No simple solution for gaps in oral health care

Mary Otto

About Mary Otto

Mary Otto, a Washington, D.C.-based freelancer, is AHCJ's topic leader on oral health and the author of "Teeth: The Story of Beauty, Inequality, and the Struggle for Oral Health in America." She can be reached at mary@healthjournalism.org.

The lack of oral health coverage that affects more than 100 million Americans is a problem that will only be partially addressed by health care reform, organizers of a recent forum on Capitol Hill acknowledged.

The Patient Protection and Affordable Care Act (PPACA) ensures dental benefits for children in the “essential health benefits” package.

But PPACA has far less to say about adult dental coverage.

It’s the same with other federal health care programs: Medicaid entitles children to dental benefits, but not adults. And Medicare does not cover routine dental care for elders.

Mary OttoMary Otto, AHCJ’s topic leader on oral health is writing blog posts, editing tip sheets and articles and gathering resources to help our members cover oral health care.

If you have questions or suggestions for future resources on the topic, please send them to mary@healthjournalism.org.

The continuing gap between the provision of oral health services and other types of health care services will remain an immense challenge with no simple solution, agreed speakers at the Aug. 17 event, “Oral Health: Putting Teeth into the Health Care System.”

An increasing number of uninsured people are turning to emergency rooms for relief of dental pain and infection, said panelist Julie Stitzel of the Pew Center on the States. A PDF of her presentation is available online.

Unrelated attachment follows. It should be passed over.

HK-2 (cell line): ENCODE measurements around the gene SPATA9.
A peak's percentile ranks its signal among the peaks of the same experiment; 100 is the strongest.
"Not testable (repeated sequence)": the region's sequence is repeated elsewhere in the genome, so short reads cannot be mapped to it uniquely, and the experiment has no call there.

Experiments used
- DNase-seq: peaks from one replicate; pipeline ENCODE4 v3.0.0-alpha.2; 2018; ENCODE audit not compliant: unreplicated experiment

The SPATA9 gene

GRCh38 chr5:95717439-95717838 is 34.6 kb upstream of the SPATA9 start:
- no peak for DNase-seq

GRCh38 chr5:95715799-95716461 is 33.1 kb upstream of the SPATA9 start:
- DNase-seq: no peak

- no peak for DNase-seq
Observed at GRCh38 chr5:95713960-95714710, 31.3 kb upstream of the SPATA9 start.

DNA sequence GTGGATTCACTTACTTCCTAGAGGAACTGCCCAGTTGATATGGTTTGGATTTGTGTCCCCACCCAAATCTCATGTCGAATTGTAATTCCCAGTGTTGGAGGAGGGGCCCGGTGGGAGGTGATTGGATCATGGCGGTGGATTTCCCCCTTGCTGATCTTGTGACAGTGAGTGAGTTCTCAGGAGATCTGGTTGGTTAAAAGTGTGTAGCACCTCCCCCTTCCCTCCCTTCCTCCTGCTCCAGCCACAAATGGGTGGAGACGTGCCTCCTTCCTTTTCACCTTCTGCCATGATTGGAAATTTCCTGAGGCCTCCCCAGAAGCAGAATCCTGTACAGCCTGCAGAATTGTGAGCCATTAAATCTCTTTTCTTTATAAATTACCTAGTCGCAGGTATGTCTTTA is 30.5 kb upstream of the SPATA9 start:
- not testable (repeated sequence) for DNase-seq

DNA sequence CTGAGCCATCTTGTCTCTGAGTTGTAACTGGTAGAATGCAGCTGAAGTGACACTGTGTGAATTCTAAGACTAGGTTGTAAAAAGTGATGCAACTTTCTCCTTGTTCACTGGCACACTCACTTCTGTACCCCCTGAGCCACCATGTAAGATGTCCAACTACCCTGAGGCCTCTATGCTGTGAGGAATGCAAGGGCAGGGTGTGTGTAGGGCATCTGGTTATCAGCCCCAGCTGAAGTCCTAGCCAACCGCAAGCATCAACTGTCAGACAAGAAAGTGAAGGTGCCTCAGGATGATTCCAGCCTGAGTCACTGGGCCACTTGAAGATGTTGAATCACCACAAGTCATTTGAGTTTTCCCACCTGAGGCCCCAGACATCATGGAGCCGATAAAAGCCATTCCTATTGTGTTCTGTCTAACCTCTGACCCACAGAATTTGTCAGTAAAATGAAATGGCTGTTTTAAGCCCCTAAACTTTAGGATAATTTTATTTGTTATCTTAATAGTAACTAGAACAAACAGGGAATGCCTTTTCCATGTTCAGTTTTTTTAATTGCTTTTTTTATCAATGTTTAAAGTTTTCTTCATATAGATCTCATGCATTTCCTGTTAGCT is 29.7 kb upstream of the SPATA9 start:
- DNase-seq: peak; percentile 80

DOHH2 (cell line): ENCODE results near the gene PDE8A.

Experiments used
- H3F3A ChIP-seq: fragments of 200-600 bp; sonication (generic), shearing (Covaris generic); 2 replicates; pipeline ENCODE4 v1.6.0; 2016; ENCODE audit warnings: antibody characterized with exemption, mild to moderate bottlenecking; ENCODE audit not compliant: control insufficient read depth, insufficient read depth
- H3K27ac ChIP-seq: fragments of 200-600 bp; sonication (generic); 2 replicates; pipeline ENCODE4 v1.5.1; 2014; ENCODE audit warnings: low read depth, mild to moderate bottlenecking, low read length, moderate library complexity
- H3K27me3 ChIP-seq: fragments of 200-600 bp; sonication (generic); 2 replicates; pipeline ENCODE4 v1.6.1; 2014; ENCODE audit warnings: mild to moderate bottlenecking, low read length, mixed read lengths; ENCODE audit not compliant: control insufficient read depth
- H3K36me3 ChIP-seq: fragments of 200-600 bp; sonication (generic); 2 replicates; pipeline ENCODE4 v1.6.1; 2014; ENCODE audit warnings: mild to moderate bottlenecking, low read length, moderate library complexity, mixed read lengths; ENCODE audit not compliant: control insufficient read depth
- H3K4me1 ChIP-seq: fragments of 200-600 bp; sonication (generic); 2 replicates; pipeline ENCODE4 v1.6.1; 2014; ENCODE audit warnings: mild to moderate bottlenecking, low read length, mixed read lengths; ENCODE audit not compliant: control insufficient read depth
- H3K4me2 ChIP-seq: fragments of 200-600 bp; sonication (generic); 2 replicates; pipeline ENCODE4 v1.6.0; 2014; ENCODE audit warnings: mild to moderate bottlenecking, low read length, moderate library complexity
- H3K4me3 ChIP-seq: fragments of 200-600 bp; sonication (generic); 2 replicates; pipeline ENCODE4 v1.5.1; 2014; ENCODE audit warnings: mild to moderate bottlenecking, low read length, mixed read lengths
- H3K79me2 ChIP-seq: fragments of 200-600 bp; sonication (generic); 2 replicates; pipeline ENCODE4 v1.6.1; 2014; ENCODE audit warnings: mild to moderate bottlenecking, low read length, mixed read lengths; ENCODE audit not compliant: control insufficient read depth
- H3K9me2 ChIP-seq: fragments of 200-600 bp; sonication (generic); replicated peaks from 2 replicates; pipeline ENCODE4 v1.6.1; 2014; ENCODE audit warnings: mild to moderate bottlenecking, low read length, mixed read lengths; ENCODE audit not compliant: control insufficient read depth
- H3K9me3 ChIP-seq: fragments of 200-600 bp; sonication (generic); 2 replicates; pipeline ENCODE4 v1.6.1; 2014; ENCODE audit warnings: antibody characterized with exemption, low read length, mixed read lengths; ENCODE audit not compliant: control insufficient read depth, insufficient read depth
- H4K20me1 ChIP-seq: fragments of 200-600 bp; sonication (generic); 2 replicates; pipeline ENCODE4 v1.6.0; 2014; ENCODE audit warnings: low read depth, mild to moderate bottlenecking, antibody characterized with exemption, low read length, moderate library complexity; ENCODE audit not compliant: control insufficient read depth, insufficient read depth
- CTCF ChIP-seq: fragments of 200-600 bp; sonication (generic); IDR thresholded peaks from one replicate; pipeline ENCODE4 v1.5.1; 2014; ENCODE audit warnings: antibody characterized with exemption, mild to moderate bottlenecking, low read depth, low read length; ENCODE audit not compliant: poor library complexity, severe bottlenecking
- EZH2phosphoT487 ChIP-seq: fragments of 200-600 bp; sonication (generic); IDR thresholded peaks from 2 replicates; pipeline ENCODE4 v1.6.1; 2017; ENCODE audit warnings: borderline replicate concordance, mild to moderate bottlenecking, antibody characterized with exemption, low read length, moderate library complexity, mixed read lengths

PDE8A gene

In a study, Pew concluded that preventable dental conditions were the primary diagnosis in 830,590 visits to emergency rooms in 2009, a 16 percent increase from 2006. Besides being a costly burden to the states, the visits often do not address the patients’ needs.

“It is the wrong care at the wrong place at the wrong time for desperate patients,” Stitzel said.

Yet poor adults often find themselves with few places to turn when they need care.

While poor children are entitled to dental services under Medicaid, adults are not. The dental care they may be able to obtain varies from state to state and the benefits are often meager. In addition, they regularly end up on the chopping block when states are going through rough times.

“Obviously we are still concerned that in an underserved area a child has dental services until 21 and then we just cut them loose,” said panelist Lynn Douglas Mouden, D.D.S., the chief dental officer for the Centers for Medicare and Medicaid Services.

“That doesn’t mean their dental problems or need for dental care has gone away. We are still in a position where it’s up to the states to decide whether or not they are going to provide adult dental services under Medicaid. And with competing state priorities, it is still going to be a concern.”

Mouden acknowleged his continuing concern about the lack of dental care for seniors under Medicare.

“When people turn 65 in this country, we apparently no longer care about their oral health,” he said. Acknowledging that he is approaching that age, he added “I hope that Medicare will catch up by the time I get there.” Mouden’s presentation is available online.

The forum was sponsored by the nonpartisan Alliance for Health Reform, which organizes many health-related briefings and events, including an annual bipartisan health care retreat for members of Congress, and the Robert Wood Johnson Foundation, a major health care philanthropy.

More materials and resources, including presentations by additional speakers, were provided at the event.

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